Lost Planet: Extreme Condition

Lost Planet: Extreme Condition (PC, Playstation 3, Xbox 360)

Japanese gamers don’t particularly like shooters, so Japanese developers don’t usually make them. North American gamers, on the other hand, have an insatiable appetite for this type of game, and Japanese developers are just starting to realize that the American market is too big to pass up. Capcom threw their hat into the ring last year with Lost Planet, a third-person shooter set on an ice world. The graphics are stunning, especially the snow, which is the best I’ve ever seen. The action feels just right, with some great weapons and a grappling hook that opens up the levels to vertical exploration. It balances great on-foot sections with some very fun mech action. Lost Planet is the perfect Japanese/American hybrid action game, with all of the weapons and explosions Western gamers love combined with mechs and an insanely complex story told via sumptuous CGI cut scenes that only a Japanese company could craft.



Portal (PC, Playstation 3, Xbox 360)

The other games in the unfortunately named The Orange Box are all excellent in their own right, but the standout for me was Portal. If its cousin, Half-Life 2, is the video game equivalent of a novel, Portal is a short story. It takes only 3-5 hours to complete the game, but don’t let its brevity fool you””this game is packed with action, humor, and one of the most twistedly funny bosses in gaming history. Indeed, its length allowed the developers to make each moment memorable. Put another way, Portal is short but dense. It also has the best end credits song ever. Whether you’re a gamer or not, you should play Portal. Don’t be lame, the cake is not a lie.



Bioshock (PC, Xbox 360)

I’ve never played anything quite like Bioshock. The cinematic immersiveness of the underwater city of Rapture took hold of me like a fever dream””it literally infiltrated my dreamworld during the weeks I was playing the game. The sumptuous art deco architecture, creepy sound effects, disturbing audio recordings of Rapture’s lost citizens, and the already iconic Big Daddies and Little Sisters, melded to create a game that will linger with me for years.


Halo 3

Halo 3 (Xbox 360)

I’ll admit to a bias in naming Halo 3 my favorite game of the year: I’m an unabashed Halo fanboy. Was it better than Bioshock or Portal? Perhaps it wasn’t as atmospheric as Bioshock, or as innovative or downright funny as Portal, but I’m still playing it six months after its release, long after those other games were shelved or sold to Gamestop, and I’m still having a hell of a lot of fun. From playing the campaign co-operatively with friends to playing matchmade multiplayer games to playing with the Forge level editor to watching videos of last night’s exploits, there is always something fun to do in Halo 3. I expected a lot from Bungie for the conclusion of my favorite game franchise, and they gave me more than I even knew I wanted.


  1. While I’m stoked to see Lost Planet and Crackdown on the list, I have to say that CoD4 not being #1 is surprising. I traded Halo 3 in after just over a week. I couldn’t stand it. But CoD4 is the best game I’ve played in a long, long time – even for the multiplayer alone.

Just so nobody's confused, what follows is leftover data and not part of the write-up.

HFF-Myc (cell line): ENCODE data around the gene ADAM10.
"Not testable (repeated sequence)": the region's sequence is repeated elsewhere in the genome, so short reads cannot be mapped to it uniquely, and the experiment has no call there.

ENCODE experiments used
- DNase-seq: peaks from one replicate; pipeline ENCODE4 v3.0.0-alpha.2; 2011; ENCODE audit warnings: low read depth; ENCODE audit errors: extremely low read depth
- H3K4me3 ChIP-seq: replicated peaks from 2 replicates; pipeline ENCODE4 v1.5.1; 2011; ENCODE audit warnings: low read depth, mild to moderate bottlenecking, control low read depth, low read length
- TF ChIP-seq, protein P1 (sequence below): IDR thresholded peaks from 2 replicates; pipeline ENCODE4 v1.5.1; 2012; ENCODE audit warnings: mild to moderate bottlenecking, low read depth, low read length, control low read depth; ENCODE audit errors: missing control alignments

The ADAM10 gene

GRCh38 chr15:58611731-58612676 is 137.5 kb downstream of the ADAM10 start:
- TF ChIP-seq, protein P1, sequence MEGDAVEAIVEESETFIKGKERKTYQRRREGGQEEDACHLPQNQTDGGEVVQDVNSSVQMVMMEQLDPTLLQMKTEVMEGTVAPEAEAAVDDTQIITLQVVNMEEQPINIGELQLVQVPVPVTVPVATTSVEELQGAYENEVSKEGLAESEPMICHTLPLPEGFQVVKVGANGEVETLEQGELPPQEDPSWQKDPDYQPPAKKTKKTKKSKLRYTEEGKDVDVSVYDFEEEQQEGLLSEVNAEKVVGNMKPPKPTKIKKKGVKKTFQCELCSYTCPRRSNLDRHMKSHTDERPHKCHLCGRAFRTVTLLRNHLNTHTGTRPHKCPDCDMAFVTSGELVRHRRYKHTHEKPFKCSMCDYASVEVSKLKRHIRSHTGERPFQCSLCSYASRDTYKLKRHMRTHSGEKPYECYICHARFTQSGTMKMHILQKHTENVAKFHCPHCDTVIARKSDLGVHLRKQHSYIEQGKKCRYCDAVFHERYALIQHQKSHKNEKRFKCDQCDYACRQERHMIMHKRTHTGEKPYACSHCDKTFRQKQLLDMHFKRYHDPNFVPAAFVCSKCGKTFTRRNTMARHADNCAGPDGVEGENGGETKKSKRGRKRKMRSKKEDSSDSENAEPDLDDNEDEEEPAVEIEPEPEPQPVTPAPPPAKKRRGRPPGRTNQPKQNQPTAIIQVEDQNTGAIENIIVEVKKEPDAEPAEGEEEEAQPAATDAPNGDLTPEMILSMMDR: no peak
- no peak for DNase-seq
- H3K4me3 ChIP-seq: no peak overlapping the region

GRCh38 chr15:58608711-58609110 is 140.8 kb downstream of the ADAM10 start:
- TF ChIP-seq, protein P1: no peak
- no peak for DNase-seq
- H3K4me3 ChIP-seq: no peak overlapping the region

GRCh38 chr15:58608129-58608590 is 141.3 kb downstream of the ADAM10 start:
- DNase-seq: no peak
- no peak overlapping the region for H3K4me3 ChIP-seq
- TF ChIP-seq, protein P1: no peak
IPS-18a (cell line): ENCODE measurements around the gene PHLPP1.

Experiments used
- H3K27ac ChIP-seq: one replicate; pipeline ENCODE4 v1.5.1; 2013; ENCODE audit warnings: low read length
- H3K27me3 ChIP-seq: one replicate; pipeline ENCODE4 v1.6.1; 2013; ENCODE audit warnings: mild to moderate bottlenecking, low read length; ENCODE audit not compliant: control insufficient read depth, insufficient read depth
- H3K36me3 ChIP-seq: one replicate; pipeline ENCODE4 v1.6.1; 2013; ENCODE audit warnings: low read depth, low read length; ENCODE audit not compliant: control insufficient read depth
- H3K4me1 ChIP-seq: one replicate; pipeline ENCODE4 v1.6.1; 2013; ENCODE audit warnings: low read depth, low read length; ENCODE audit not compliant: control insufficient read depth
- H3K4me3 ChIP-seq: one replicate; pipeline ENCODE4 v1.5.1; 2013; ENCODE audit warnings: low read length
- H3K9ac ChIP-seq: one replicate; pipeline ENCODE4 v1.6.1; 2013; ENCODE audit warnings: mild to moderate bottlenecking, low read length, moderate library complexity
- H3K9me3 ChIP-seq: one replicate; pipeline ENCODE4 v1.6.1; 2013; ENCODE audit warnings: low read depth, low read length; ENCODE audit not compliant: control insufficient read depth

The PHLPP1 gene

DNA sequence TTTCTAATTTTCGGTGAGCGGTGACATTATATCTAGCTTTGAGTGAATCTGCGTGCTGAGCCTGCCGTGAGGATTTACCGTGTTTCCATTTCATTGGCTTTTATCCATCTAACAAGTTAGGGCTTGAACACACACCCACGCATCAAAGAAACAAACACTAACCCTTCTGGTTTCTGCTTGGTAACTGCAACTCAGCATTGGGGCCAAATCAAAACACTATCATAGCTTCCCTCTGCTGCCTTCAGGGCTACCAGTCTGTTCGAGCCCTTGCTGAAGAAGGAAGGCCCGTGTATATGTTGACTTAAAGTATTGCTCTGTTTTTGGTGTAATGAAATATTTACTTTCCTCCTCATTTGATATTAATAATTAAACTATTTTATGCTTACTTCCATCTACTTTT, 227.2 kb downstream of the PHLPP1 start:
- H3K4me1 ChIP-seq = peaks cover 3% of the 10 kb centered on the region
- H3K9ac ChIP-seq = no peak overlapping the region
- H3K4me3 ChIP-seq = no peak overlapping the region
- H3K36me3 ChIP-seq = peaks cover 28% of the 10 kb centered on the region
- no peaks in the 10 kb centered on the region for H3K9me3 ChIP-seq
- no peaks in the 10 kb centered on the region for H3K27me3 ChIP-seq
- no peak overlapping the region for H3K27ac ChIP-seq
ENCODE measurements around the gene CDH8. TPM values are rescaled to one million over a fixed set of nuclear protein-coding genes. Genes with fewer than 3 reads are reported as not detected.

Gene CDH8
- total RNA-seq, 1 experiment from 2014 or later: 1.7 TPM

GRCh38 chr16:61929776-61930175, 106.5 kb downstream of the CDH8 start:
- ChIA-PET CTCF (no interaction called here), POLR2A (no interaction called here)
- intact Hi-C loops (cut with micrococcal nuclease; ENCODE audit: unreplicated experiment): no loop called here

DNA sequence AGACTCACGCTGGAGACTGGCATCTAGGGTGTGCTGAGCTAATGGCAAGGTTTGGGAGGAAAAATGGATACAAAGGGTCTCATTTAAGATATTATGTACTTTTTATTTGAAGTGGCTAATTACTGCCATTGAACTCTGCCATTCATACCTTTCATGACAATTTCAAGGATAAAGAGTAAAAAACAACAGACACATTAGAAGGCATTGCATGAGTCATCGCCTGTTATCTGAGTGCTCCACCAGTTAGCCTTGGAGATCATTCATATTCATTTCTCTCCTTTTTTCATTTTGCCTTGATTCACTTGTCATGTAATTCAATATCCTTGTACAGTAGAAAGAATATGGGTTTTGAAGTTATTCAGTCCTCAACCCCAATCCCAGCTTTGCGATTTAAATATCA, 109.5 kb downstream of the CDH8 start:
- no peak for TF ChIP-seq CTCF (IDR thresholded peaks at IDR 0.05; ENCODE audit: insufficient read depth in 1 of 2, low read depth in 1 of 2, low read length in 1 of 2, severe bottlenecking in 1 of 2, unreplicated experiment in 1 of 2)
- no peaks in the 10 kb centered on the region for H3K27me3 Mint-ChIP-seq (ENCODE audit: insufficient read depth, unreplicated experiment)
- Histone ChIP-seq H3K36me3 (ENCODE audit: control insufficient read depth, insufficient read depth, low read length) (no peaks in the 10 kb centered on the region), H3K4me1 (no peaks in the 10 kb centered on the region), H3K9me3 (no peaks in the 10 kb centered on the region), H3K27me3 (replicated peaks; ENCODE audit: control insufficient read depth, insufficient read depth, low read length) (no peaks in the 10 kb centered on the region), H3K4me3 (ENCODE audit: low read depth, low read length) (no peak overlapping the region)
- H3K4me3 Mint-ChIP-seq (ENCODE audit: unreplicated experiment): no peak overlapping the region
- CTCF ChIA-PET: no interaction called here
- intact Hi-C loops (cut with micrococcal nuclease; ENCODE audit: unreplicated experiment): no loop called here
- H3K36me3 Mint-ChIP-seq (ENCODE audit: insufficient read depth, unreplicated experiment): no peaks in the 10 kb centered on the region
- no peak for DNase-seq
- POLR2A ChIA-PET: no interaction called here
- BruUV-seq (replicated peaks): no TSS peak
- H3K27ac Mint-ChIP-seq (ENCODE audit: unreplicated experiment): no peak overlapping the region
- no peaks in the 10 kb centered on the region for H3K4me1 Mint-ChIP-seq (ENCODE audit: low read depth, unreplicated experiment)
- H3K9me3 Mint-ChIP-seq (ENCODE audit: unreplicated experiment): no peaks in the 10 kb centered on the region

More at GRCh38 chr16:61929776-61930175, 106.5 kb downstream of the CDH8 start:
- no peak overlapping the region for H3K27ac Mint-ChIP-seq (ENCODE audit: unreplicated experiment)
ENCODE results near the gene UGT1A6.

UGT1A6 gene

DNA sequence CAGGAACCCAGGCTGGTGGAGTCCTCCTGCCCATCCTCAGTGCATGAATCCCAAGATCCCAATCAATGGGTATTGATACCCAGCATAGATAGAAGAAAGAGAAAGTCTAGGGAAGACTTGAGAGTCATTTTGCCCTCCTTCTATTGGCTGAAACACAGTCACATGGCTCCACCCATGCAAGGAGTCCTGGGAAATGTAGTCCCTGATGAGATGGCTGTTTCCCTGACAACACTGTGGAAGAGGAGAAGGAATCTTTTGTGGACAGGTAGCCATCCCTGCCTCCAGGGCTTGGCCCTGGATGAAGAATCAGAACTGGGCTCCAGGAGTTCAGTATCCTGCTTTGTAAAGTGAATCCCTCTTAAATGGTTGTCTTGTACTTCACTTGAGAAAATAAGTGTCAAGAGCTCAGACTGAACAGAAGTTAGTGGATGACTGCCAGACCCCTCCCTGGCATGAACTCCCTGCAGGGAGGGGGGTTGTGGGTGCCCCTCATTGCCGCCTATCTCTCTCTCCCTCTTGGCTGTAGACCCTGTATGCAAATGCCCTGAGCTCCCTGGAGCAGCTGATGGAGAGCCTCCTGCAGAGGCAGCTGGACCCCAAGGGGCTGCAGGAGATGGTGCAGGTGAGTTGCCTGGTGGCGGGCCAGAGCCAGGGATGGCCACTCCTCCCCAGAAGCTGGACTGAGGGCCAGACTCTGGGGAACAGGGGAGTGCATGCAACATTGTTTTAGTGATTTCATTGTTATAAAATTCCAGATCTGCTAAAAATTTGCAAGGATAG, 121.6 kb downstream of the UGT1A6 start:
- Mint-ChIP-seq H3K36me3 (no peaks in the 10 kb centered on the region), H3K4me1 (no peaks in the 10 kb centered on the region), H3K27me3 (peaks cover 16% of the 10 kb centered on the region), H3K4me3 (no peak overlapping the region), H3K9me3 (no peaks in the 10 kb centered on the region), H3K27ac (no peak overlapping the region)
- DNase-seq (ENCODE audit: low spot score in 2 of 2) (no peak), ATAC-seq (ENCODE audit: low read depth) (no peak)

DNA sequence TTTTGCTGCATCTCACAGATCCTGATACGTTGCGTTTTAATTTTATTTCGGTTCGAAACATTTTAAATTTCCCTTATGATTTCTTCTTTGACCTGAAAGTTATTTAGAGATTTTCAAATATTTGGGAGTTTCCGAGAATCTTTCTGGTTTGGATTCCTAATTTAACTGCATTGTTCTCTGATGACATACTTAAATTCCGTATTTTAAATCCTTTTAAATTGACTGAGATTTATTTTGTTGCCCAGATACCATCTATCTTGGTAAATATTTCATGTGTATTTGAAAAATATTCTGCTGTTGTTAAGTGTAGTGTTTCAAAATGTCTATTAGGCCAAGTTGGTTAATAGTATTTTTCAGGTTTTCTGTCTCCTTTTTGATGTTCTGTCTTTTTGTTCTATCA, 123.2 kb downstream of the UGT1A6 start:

Comment by Stephen Lindsay — March 21, 2008 @ 7:53 am

  2. “Favorite” list instead of a “best” list. Lame. The only thing interesting about these insanely pointless list are the heated discussions they create. Take a stand, present your argument, and defend it from the firestorm.

    Comment by Devo — March 21, 2008 @ 2:30 pm

  3. Devo, the only interesting thing about your post is…wait, there’s nothing interesting about your post. There, I’ve taken a stand. But seriously, there are a million “best” lists out there. I felt that doing yet another one would be “insanely pointless,” as you put it. As a reader, the end-of-year lists I find most useful are the ones with a personal point of view, not the ones where the writers are trying to judge games from a supposedly objective point of view.

    Take a look at most of the top critics’ “best movies” lists. How many of those films were your favorites, the movies that you thoroughly enjoyed watching? I find that these lists are usually full of movies that everyone should see–and like–because they’re “serious” films that comment on society or somehow further the art of cinema. I’m sure those lists are interesting for what I’m guessing is a pretty small minority of moviegoers who care about cinema as an art form. But for the vast majority of movie fans, those lists are annoyingly pseudo-intellectual and come off as arrogant and out of touch with popular tastes. I would much rather read a list of the movies a reviewer enjoyed than those he thought were somehow culturally or socially important.

    Since games, even more than movies, are almost entirely for enjoyment, I am not at all interested in compiling a best list. I think it’s much more useful to readers to hear what games I enjoyed the most. It doesn’t mean that I’m not critical, as anyone who has read one of my reviews knows. But someone else can feed the pointless fanboy flame wars, that adolescent crap bores the hell out of me. Tell me what games you loved last year and why, what games you played over and over, and I’m interested. Lecture me on why I should like a game that isn’t particularly fun but is somehow important to the furtherance of games as an art form and I’m outta here.

    Comment by Slayve — March 24, 2008 @ 1:11 pm

  4. I’m but this list is hardly a list of favorites for hardcore gamers. How are you going to tell me that The Simpsons Game is more loved and revered by hardcore gamers than Deus Ex. If anything this is Top 9 Favorite Game List of your Average gamer, especially considering you threw in Halo 3 and Call of Duty 4 in the mix, though I understand that is just my opinion. The one thing on the list that I could agree with though full-heartly is Bioshock.

    Comment by PersonWithHair — May 17, 2008 @ 2:02 pm

  5. My best are GTA4,CoD4,CoD2,The Warriors,Army Of Two,Painkiller,Rome:Total War and Hidden and Dangerous.

    Comment by The_Warrior — May 17, 2008 @ 3:33 pm